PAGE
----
I haven’t posted in a while. I’ve been hanging around the Bay Area. I did a contract for my old boss at his new employer, and some other random undirected hanging out I can’t really remember. Oh, I think it involved postponing writing code by taking the dog to the dog park. I’ve also been working on the unread books from my bibliography, including some new ones I found. One is really gripping; it is a memoir of a Canadian nurse who worked for MSF for four years. So much of what she says is familiar to me after all my reading.
To save you the effort of reading all those books, the stories she tells that are repeated time and again in other books are:
- Feeling overwhelmed and scared for the first week, especially the first hour, when the MSF driver who was supposed to meet her at the airport wasn’t there.
- Arriving at her posting to find that things have changed and she’s doing a different job than she expected.
- Noticing and remarking on the beauty of the land in the middle of human cruelty.
- Mentioning the somewhat uncoordinated, or at least “fiercely independent” nature of the various MSFs.
- Trouble at checkpoints, culminating in getting thrown in jail for a few hours.
- Feeling guilt and loss when leaving a mission, and wondering what happened to national staff who simply disappeared when the fighting in their home village got too bad.
- Mentioning that the logisticians (“loggies”) keep things running, and that when you find a good one you should marry him. Thus…
- Meeting a husband who is a logistician, including the almost cliche of falling in love and starting a relationship in the middle of a war.
- Feeling a space open up between her and friends and family from “before”, who simply can’t understand her new life.
The regularity with which all these stories are repeated in all the books is either due to the fact that because they make for good books editors crave them, or the fact they are unifying features of the life I’ve chosen for myself. Let’s just assume it’s the editors, ok? Not enough of those are happy fun things for me to be looking forward to them.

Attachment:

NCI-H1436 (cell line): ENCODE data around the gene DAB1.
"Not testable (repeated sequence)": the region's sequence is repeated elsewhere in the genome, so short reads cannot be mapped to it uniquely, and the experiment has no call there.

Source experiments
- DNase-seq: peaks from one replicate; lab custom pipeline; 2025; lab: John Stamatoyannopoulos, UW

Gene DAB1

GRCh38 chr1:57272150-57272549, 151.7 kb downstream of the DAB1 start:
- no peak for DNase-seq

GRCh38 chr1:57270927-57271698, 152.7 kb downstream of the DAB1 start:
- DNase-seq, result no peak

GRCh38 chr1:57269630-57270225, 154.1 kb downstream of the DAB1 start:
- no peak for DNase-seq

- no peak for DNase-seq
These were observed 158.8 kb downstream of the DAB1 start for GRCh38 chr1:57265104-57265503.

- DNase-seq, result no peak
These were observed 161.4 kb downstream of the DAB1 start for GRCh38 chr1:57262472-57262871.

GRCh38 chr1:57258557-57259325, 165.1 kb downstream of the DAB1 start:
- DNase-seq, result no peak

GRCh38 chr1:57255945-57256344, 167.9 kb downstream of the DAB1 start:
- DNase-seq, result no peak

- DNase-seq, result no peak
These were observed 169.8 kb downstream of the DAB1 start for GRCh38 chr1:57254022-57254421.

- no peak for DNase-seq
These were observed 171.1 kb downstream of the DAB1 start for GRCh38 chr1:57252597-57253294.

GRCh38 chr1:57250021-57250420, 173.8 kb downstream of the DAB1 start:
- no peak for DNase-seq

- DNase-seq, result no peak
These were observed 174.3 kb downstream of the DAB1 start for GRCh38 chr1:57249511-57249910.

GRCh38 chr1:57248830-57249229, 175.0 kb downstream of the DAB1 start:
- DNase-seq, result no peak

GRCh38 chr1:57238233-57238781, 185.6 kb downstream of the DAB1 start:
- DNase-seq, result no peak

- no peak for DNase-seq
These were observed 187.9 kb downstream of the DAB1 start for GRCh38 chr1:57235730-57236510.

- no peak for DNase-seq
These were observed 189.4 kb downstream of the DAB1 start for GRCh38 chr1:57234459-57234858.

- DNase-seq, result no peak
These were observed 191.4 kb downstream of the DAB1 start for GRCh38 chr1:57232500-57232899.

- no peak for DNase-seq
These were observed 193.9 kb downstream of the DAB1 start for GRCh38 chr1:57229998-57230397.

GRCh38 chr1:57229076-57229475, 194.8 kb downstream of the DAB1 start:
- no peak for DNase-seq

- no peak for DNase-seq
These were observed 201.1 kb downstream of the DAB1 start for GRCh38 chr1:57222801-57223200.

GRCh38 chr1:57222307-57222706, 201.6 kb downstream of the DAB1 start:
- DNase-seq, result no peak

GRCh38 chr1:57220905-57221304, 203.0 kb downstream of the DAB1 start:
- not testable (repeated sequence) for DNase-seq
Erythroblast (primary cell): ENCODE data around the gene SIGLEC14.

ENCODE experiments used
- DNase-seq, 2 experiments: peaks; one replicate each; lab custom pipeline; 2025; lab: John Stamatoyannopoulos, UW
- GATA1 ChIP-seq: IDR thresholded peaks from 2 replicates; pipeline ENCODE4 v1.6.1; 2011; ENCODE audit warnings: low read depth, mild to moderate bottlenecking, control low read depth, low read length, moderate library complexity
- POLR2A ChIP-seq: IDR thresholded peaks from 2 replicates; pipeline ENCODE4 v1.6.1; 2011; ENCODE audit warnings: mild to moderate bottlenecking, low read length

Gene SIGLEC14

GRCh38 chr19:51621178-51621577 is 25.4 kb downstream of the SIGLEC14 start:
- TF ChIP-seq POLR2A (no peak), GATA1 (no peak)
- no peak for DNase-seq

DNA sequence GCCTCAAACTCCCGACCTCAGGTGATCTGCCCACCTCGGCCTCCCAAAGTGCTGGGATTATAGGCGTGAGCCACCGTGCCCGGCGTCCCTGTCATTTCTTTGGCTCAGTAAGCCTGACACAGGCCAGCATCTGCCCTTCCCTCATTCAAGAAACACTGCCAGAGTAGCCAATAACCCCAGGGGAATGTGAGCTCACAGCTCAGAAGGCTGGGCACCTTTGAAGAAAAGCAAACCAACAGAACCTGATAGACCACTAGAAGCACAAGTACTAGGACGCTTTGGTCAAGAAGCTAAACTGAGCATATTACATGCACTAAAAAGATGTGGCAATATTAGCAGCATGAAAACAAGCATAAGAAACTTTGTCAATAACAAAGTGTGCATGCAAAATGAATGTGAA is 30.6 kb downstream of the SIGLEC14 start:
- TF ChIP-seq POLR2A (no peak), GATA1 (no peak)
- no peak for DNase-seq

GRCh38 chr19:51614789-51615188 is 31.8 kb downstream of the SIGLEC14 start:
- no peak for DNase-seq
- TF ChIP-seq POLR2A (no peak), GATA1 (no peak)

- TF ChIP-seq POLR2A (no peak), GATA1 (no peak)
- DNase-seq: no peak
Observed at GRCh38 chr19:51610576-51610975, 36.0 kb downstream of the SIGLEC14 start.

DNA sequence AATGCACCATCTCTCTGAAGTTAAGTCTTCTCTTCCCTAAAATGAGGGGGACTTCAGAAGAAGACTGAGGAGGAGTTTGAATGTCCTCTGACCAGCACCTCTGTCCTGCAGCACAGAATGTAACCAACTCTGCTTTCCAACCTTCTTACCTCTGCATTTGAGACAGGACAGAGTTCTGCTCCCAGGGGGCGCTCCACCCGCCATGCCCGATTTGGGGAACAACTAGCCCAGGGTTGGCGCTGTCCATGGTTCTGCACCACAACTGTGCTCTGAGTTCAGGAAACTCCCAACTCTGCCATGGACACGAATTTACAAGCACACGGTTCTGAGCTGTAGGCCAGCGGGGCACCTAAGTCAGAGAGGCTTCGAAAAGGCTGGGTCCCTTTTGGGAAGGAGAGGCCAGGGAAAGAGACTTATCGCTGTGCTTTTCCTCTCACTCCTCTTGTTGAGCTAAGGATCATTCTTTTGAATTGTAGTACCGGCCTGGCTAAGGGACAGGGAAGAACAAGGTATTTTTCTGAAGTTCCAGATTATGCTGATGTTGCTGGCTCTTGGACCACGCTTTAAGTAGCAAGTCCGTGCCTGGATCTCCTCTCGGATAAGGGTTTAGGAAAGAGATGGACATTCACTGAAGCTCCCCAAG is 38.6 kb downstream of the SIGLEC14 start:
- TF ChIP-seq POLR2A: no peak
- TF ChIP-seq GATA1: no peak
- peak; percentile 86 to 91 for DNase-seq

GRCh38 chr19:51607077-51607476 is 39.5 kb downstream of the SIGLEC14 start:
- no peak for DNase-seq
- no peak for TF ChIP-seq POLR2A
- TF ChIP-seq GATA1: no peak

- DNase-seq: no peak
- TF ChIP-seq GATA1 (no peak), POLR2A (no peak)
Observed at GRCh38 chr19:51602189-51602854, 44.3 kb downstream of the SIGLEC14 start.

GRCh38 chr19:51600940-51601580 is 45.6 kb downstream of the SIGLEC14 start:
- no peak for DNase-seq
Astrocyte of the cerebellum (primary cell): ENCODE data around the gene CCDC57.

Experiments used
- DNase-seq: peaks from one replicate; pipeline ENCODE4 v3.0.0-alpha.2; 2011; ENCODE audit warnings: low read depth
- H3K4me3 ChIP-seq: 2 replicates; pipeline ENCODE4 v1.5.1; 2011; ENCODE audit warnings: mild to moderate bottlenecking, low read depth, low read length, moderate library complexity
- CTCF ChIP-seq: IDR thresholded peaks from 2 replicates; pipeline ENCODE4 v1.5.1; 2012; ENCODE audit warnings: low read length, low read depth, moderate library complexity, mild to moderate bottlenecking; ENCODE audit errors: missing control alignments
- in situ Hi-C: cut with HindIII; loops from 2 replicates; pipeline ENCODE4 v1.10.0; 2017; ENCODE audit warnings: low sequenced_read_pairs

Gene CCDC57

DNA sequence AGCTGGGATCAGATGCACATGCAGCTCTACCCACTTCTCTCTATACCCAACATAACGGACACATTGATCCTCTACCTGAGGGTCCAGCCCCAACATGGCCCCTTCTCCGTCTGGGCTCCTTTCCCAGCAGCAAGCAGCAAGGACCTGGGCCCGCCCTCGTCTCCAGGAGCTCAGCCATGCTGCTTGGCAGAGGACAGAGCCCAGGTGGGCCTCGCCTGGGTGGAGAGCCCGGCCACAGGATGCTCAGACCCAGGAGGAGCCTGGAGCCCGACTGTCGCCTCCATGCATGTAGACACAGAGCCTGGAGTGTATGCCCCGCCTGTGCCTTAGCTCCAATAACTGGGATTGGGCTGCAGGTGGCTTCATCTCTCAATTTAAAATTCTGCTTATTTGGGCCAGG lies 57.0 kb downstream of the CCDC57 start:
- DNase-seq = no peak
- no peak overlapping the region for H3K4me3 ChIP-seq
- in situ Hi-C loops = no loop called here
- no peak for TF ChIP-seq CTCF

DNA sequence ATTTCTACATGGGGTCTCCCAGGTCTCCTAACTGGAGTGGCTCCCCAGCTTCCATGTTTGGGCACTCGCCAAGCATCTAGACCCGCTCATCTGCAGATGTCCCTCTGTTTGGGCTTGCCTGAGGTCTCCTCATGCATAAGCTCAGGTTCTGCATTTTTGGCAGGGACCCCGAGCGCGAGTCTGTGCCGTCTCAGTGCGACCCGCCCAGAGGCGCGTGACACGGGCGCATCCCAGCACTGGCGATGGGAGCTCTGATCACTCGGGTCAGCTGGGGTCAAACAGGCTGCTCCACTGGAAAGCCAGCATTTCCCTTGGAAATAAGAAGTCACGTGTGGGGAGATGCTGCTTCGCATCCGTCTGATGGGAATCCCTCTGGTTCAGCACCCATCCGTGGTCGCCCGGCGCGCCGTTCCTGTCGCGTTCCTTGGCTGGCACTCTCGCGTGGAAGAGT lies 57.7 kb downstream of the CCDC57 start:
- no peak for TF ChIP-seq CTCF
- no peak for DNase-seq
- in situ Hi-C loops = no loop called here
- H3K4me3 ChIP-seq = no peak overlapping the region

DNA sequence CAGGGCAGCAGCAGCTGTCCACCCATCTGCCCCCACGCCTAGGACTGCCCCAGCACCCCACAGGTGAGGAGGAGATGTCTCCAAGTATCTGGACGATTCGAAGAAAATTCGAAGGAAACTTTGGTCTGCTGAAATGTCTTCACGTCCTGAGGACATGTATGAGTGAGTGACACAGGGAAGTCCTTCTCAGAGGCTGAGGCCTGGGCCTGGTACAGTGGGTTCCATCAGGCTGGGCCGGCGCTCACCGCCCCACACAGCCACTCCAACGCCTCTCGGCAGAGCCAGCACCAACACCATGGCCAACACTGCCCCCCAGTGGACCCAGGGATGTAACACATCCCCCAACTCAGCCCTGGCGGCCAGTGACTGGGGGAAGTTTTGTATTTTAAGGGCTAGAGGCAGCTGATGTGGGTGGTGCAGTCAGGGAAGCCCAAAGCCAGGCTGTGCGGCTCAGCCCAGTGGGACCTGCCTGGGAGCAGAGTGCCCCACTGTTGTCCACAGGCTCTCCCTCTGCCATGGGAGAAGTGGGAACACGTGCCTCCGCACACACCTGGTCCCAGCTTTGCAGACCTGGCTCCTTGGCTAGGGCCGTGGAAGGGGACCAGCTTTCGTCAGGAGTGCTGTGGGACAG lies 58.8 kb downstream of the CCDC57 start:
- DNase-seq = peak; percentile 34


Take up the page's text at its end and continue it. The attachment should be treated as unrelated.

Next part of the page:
I’ve been looking into Geographic Information Systems some. I want to turn my local city park into a refugee camp, including a nifty map like they make at the Humanitarian Information Centre for Darfur. Paul told me to start off with pencil, paper, and my boots. But that doesn’t sound like nearly as much fun as spending hours trying to understand GIS software from the comfort of my house!
The other cool thing I arranged for myself is an 80 hour first aid course. When I’m done on April 3, I will be a WMI Wilderness First Responder (WFR, pronounced “woofer”). That’s pretty much one step (and about 80 hours) below Wilderness EMT. It means I’ll be able to take care of patients for days before “definitive care” like a hospital is available to my patient. To give you yet one more idea, WFR is typically required for the leader of guided wilderness expeditions.
I’ve been thinking for a while that taking an EMT course would help me relate to the doctors and nurses I meet in MSF, not to mention make me more useful in case of a medical emergency where I was the only one available to respond to it. I talked to Jon a while back and ran the idea by him. He agreed, but also agreed with me that any training that assumed I had the infrastructure available to me that United States EMTs have (i.e. fully stocked ambulances and hospitals within 10 minutes) would be useless. So I found a wilderness course, and I’m really glad I did.
So far I’ve had two days of classes. The course is excellent. I would recommend WMI to anyone. I don’t know about the rest of the industry, but it is clear to me that they put a very high value on professionalism, both in the material they are teaching me (which is governed by a board of licensed physicians) and in the teachers themselves.
So, now it is time to hit bed and do some reading before tomorrow’s classes start again at 8 am.